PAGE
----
A few of us started a Maker Club on our campus this year. We have 24 students from 2nd-4th grades who meet once a week after school. We began the year with Global Cardboard Challenge, and have recently been working on making videos. Their current assignment is to make Powtoon videos that show different ways to say, “Thank You.”
I was checking my Powtoon classroom last week to see if there were any new submissions from the students, and stumbled across this video. It was not part of the project we are working on. This student created this video on his own time.
And I cried.
Sometimes (actually, often!) we put all of our energy into something and have no idea if it’s having any kind of positive effect.
But every once in awhile we are given the ultimate gift – evidence that someone appreciates our efforts.
It’s Phun Phriday and I want to share this great Powtoon video that one of my students created to invite everyone to our Cardboard Arcade next week. I love that he did this on his own time, and using a relatively new tool.
A lot of resources have been added to the Powtoon library since the last time I reviewed it. For example, when you go to your Dashboard, and choose to create, you will find that there are many templates that you can use . These templates are fun; there’s even a “Teacher Intro” one! I took that one, made a couple of minor changes, and had the one embedded below finished in under 5 minutes.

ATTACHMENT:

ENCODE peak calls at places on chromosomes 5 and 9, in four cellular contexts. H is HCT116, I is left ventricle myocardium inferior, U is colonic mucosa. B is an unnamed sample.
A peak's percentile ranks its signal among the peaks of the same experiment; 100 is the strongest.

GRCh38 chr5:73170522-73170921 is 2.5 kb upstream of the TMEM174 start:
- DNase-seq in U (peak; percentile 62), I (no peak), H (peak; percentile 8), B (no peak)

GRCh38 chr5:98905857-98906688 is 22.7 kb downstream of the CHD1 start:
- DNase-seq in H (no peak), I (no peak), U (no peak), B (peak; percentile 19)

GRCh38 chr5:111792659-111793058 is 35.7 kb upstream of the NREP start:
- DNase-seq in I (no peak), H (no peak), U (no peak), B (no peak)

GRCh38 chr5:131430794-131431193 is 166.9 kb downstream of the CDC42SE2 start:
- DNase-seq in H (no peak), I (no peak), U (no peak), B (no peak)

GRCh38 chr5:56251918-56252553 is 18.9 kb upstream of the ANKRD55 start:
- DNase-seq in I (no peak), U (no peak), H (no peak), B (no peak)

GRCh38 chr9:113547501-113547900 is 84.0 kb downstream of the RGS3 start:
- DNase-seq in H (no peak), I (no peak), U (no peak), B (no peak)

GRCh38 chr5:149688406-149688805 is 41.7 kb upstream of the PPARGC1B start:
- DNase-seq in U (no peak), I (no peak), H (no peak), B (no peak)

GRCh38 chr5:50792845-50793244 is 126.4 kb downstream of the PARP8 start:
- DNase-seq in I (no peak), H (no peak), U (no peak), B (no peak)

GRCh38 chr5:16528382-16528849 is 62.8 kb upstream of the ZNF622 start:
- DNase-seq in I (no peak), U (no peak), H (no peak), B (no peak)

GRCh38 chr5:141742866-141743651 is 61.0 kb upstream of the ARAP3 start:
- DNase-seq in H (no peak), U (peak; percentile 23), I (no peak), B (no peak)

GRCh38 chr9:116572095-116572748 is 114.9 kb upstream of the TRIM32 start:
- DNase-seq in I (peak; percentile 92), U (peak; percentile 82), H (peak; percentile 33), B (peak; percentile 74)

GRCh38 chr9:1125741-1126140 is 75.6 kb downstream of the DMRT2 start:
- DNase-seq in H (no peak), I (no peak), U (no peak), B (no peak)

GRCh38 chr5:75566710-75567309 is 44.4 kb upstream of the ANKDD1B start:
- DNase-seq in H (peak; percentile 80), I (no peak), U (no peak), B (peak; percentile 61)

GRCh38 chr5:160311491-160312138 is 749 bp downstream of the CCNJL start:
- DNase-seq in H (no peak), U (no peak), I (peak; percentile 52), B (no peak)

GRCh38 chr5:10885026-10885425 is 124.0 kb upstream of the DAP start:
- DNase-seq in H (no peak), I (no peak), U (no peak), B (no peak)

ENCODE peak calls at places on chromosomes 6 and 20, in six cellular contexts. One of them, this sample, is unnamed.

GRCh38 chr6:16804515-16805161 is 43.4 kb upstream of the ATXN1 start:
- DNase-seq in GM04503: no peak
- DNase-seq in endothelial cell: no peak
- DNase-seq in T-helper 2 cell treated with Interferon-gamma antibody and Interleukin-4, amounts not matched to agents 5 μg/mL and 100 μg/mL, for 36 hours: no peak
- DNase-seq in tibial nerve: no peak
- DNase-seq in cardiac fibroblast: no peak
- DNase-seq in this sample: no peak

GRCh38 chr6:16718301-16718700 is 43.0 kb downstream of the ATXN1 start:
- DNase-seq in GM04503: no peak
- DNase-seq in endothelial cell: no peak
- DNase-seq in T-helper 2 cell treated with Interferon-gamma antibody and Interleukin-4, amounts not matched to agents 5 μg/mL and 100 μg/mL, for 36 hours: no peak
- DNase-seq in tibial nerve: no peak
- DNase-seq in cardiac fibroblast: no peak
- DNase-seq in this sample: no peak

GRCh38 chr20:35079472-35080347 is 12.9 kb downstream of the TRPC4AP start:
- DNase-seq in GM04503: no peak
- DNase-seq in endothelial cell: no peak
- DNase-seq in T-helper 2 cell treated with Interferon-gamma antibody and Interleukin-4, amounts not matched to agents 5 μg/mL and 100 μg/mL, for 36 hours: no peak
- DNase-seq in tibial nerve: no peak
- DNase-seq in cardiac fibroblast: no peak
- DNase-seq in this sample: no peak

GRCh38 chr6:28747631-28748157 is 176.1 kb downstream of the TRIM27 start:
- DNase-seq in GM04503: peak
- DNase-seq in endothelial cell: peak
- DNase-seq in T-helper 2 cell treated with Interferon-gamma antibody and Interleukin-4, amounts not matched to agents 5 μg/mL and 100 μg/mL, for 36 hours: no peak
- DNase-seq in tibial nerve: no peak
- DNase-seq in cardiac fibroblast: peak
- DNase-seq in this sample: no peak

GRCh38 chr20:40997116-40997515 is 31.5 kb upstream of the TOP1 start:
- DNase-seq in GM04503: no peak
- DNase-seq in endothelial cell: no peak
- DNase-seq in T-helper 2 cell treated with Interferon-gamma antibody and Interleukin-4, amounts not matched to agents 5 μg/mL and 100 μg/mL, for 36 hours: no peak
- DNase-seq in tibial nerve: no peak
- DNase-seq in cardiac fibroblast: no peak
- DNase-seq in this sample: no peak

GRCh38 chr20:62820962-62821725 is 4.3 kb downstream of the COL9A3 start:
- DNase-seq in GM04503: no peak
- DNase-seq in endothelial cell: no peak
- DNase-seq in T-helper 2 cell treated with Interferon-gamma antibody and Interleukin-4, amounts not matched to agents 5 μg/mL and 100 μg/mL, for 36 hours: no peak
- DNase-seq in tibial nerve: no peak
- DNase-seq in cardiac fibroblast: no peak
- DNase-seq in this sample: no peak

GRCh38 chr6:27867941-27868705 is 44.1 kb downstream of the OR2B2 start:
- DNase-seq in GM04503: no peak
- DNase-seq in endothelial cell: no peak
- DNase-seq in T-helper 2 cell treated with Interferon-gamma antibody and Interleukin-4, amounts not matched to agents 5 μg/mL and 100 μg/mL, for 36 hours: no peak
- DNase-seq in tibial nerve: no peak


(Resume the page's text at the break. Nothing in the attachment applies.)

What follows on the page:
With all of my talk about creativity this week, Powtoon certainly fits the theme. Imagine what your students could do with this great tool!
During the summer, several of my favorite bloggers, including Richard Byrne at Free Tech 4 Teachers and Kelly Tenkely at iLearn Technology, posted about a new tool that is in Beta right now, called PowToon. If you have advanced from Powerpoint to Prezi, and are looking for a new presentation tool, PowToon might be your new choice. You will need to give them your e-mail address in order to get an invitation, but you should receive your login info fairly quickly; mine was in less than an hour. The basic level is free, granting you 20 uploads per month to YouTube.
Because PowToon is in Beta, there are a lot of features that are promised for the future. One problem that will hopefully be fixed fairly soon is the method for inserting images. You cannot insert directly from your computer files; you must give a URL on which the image is hosted. This is not insurmountable, but causes a few extra steps that are a bit monotonous.
I will direct you to Richard’s and Kelly’s posts for more details on PowToon. Kelly’s post is quite detailed, and she recommends watching PowToon’s How to Create Series – which I also highly suggest – once you get logged in.